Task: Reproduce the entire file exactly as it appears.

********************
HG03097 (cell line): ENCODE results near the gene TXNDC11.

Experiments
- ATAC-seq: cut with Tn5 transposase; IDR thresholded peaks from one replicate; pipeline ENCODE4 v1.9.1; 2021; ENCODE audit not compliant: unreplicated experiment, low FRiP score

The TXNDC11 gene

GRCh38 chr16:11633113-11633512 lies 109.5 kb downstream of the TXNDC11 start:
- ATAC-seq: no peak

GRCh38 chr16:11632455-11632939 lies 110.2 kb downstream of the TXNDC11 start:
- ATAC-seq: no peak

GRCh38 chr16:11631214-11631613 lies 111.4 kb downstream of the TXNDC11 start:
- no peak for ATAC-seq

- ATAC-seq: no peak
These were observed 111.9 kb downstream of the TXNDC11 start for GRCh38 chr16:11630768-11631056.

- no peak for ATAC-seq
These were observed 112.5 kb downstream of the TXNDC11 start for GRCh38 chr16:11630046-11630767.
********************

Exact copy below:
HG03097 (cell line): ENCODE results near the gene TXNDC11.

Experiments
- ATAC-seq: cut with Tn5 transposase; IDR thresholded peaks from one replicate; pipeline ENCODE4 v1.9.1; 2021; ENCODE audit not compliant: unreplicated experiment, low FRiP score

The TXNDC11 gene

GRCh38 chr16:11633113-11633512 lies 109.5 kb downstream of the TXNDC11 start:
- ATAC-seq: no peak

GRCh38 chr16:11632455-11632939 lies 110.2 kb downstream of the TXNDC11 start:
- ATAC-seq: no peak

GRCh38 chr16:11631214-11631613 lies 111.4 kb downstream of the TXNDC11 start:
- no peak for ATAC-seq

- ATAC-seq: no peak
These were observed 111.9 kb downstream of the TXNDC11 start for GRCh38 chr16:11630768-11631056.

- no peak for ATAC-seq
These were observed 112.5 kb downstream of the TXNDC11 start for GRCh38 chr16:11630046-11630767.